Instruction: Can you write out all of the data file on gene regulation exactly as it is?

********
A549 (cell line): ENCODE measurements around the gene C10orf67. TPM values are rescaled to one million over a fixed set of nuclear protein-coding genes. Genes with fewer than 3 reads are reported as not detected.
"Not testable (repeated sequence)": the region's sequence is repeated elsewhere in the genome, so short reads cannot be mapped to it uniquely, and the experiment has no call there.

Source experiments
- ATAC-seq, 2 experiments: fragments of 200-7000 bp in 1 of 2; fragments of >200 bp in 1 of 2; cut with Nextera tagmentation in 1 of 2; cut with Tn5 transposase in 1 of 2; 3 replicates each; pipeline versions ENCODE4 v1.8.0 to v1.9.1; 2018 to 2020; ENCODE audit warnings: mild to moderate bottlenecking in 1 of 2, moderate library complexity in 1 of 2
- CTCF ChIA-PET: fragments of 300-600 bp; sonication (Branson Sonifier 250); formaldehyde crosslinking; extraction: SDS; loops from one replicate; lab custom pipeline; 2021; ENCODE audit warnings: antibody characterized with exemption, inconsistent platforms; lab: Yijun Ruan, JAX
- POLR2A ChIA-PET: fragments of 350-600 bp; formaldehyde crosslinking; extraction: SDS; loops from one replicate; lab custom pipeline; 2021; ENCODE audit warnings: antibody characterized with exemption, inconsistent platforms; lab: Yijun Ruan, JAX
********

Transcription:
A549 (cell line): ENCODE measurements around the gene C10orf67. TPM values are rescaled to one million over a fixed set of nuclear protein-coding genes. Genes with fewer than 3 reads are reported as not detected.
"Not testable (repeated sequence)": the region's sequence is repeated elsewhere in the genome, so short reads cannot be mapped to it uniquely, and the experiment has no call there.

Source experiments
- ATAC-seq, 2 experiments: fragments of 200-7000 bp in 1 of 2; fragments of >200 bp in 1 of 2; cut with Nextera tagmentation in 1 of 2; cut with Tn5 transposase in 1 of 2; 3 replicates each; pipeline versions ENCODE4 v1.8.0 to v1.9.1; 2018 to 2020; ENCODE audit warnings: mild to moderate bottlenecking in 1 of 2, moderate library complexity in 1 of 2
- CTCF ChIA-PET: fragments of 300-600 bp; sonication (Branson Sonifier 250); formaldehyde crosslinking; extraction: SDS; loops from one replicate; lab custom pipeline; 2021; ENCODE audit warnings: antibody characterized with exemption, inconsistent platforms; lab: Yijun Ruan, JAX
- POLR2A ChIA-PET: fragments of 350-600 bp; formaldehyde crosslinking; extraction: SDS; loops from one replicate; lab custom pipeline; 2021; ENCODE audit warnings: antibody characterized with exemption, inconsistent platforms; lab: Yijun Ruan, JAX